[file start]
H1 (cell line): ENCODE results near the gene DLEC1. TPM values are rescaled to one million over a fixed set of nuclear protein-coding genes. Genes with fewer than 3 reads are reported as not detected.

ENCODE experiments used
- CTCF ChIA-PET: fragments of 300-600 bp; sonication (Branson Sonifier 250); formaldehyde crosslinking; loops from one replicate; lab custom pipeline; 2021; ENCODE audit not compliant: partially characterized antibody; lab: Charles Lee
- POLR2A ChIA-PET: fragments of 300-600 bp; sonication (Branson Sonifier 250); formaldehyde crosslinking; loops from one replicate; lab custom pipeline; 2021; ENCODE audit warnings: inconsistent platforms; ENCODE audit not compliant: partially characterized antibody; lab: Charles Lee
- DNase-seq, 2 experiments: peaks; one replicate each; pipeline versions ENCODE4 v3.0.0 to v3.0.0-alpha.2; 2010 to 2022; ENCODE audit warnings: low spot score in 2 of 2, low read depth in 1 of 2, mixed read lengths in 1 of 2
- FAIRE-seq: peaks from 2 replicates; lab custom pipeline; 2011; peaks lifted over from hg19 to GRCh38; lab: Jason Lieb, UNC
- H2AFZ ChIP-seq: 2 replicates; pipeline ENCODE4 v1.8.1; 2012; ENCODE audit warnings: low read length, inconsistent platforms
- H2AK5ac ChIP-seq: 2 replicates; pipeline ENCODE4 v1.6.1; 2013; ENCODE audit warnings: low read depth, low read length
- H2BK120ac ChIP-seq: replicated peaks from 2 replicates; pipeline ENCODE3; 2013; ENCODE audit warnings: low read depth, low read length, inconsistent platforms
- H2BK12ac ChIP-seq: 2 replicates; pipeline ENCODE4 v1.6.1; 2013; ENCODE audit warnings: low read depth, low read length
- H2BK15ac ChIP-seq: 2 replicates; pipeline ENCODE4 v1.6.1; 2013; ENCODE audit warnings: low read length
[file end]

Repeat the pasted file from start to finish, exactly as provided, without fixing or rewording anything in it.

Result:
H1 (cell line): ENCODE results near the gene DLEC1. TPM values are rescaled to one million over a fixed set of nuclear protein-coding genes. Genes with fewer than 3 reads are reported as not detected.

ENCODE experiments used
- CTCF ChIA-PET: fragments of 300-600 bp; sonication (Branson Sonifier 250); formaldehyde crosslinking; loops from one replicate; lab custom pipeline; 2021; ENCODE audit not compliant: partially characterized antibody; lab: Charles Lee
- POLR2A ChIA-PET: fragments of 300-600 bp; sonication (Branson Sonifier 250); formaldehyde crosslinking; loops from one replicate; lab custom pipeline; 2021; ENCODE audit warnings: inconsistent platforms; ENCODE audit not compliant: partially characterized antibody; lab: Charles Lee
- DNase-seq, 2 experiments: peaks; one replicate each; pipeline versions ENCODE4 v3.0.0 to v3.0.0-alpha.2; 2010 to 2022; ENCODE audit warnings: low spot score in 2 of 2, low read depth in 1 of 2, mixed read lengths in 1 of 2
- FAIRE-seq: peaks from 2 replicates; lab custom pipeline; 2011; peaks lifted over from hg19 to GRCh38; lab: Jason Lieb, UNC
- H2AFZ ChIP-seq: 2 replicates; pipeline ENCODE4 v1.8.1; 2012; ENCODE audit warnings: low read length, inconsistent platforms
- H2AK5ac ChIP-seq: 2 replicates; pipeline ENCODE4 v1.6.1; 2013; ENCODE audit warnings: low read depth, low read length
- H2BK120ac ChIP-seq: replicated peaks from 2 replicates; pipeline ENCODE3; 2013; ENCODE audit warnings: low read depth, low read length, inconsistent platforms
- H2BK12ac ChIP-seq: 2 replicates; pipeline ENCODE4 v1.6.1; 2013; ENCODE audit warnings: low read depth, low read length
- H2BK15ac ChIP-seq: 2 replicates; pipeline ENCODE4 v1.6.1; 2013; ENCODE audit warnings: low read length